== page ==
Thursday, May 28, 2009

Monteal: Part 3

This is a drawing that Patrick did of what was going on behind me while we were sitting in a restaurant on the Rue St-Denis on Saturday evening. You can get some idea of the busyness of the area in the background.

Sunday was our day to visit the Montreal Museum of Fine Arts and park day. After spending a few hours at the museum we walked up through the McGill area, grabbed some lunch, and headed to the Parc du Mont-Royal. We knew that the park is basically a mountain, and so with the promise of a scenic overlook, we started up. The park was designed by Frederick Law Olmstead and since I make it a point to visit any Olmstead-designed park I happen upon (besides Central Park in Manhattan and Prospect Park in Brooklyn, I've also been to the Biltmore Estate grounds in Asheville, NC and Cherokee Park in Louisville, KY), I certainly couldn't pass one up now. Little did I realize just how steep the ascent was going to be. I've hiked up mountains before, but never one that began in a residential neighborhood. We knew that if we followed the Rue Peel towards the park that we'd run into the enterance that we could take to the top, passing many of McGill's buildings along the way.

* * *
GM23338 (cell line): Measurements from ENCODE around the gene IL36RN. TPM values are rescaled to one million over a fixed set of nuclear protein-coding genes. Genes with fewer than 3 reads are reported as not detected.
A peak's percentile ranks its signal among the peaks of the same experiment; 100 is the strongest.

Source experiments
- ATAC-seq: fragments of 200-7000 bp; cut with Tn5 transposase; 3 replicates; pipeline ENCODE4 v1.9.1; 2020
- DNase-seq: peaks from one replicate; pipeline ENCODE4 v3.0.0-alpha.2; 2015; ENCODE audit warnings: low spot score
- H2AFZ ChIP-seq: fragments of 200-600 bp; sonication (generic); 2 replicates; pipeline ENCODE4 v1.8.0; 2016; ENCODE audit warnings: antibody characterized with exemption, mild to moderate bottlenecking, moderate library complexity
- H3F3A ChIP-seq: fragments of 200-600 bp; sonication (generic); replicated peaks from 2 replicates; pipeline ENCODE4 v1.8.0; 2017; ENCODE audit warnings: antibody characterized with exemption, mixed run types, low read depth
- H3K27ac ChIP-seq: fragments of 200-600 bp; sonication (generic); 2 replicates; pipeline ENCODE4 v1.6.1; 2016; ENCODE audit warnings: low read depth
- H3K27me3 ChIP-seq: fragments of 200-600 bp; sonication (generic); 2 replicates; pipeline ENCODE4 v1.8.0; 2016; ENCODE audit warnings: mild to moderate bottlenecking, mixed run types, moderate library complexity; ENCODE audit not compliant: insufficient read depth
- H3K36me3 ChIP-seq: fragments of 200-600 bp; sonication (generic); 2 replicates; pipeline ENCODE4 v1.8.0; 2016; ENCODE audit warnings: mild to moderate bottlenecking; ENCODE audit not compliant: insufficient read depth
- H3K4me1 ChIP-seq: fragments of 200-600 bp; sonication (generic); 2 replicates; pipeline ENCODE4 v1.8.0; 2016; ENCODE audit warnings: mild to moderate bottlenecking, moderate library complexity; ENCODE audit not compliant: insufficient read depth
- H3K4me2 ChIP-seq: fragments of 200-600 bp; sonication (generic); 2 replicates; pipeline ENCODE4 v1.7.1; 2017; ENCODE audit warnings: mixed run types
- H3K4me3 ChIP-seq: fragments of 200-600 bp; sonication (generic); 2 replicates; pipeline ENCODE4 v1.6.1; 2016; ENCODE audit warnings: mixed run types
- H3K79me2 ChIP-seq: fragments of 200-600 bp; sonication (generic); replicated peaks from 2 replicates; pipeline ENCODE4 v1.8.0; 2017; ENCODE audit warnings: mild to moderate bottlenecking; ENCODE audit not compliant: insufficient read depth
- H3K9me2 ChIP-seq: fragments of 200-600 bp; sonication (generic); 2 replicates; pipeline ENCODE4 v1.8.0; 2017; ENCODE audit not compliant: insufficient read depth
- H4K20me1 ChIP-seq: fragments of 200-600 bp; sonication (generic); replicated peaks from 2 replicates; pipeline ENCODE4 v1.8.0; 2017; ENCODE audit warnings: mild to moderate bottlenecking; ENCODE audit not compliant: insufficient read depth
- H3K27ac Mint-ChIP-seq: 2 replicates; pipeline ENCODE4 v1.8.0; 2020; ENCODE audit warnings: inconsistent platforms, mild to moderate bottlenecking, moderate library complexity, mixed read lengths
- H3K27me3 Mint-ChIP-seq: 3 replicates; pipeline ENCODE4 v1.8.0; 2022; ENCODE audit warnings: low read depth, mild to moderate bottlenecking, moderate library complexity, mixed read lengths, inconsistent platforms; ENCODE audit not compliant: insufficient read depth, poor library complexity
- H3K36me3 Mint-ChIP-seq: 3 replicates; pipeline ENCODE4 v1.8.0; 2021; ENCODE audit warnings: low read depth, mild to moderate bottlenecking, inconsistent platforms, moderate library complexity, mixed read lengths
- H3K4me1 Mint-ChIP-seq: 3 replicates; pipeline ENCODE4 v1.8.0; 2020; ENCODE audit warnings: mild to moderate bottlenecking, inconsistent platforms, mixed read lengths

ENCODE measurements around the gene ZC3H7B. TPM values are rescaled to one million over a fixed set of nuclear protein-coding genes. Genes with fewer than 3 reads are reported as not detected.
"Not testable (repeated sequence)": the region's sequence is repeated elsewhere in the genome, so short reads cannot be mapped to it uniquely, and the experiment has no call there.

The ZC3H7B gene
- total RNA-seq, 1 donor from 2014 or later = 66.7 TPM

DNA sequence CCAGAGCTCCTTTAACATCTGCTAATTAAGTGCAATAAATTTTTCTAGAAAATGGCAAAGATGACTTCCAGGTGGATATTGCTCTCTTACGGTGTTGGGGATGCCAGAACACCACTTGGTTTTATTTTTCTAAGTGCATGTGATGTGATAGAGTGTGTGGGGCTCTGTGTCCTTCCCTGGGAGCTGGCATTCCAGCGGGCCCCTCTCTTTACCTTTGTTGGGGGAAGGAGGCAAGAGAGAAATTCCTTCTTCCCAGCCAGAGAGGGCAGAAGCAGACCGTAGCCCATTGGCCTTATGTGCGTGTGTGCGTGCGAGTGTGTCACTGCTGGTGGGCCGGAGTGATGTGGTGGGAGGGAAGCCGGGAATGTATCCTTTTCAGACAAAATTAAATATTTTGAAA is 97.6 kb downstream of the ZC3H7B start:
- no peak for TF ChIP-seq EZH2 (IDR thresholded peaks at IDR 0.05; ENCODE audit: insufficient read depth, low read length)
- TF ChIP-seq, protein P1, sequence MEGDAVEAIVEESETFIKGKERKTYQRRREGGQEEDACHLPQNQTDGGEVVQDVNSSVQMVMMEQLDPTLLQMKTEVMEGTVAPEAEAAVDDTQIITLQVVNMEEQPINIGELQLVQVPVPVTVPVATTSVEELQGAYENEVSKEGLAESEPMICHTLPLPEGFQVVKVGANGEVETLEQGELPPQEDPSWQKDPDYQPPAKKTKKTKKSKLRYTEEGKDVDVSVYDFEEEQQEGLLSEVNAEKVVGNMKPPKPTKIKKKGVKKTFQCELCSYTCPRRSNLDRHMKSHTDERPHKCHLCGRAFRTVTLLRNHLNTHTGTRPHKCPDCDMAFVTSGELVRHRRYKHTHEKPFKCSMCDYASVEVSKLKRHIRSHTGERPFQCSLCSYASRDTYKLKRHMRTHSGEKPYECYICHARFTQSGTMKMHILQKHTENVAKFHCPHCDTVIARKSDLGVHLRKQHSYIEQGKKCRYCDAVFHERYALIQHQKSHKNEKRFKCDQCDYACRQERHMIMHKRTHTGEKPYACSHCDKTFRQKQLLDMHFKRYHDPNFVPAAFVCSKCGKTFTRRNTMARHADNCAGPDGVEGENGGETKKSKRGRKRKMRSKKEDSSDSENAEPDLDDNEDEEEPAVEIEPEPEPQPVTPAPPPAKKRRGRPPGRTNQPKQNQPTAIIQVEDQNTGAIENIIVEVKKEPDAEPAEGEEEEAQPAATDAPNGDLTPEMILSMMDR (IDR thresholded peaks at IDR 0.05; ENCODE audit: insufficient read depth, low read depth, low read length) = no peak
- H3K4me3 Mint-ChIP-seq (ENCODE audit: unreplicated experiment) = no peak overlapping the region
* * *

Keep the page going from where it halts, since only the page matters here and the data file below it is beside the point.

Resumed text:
Let's just say that McGill students get a ton of exercise. The road was remarkably steep; we watched as a bicyclist bravely attempted to cycle up, only to give up and walk as we neared the park. Once we got into the park, there were a ton of people enjoying the beautiful weather, many of who were heading towards the same Chalet lookout that we were going for, so we followed right along. As you can see from the photo above, the view from the top was definitely worth it, but you had to climb over 300 steps to reach it. Of course, there were many people at the lookout who had driven up, but I think that we enjoyed the view even more becuase it came with a sense of accomplishment. My legs hurt for three days afterwards.

After the park we decided to head to the Ile Ste-Helene to enjoy the Parc Jean-Drapeau and see the Biosphere, which was the building of the United States pavilion for the 1967 World Exhibition, and which now houses the Environment Canada museum. We had thought about visiting the museum, but seeing the Biosphere itself was enough for us, and we really just wanted to be outside to enjoy the nice day. So we did a little cheer for Buckminster Fuller and this lovely geodesic-inspired architecture, and spent the rest of the afternoon in the park.

No comments:

Post a Comment

Thanks for your comments - they mean the world to me!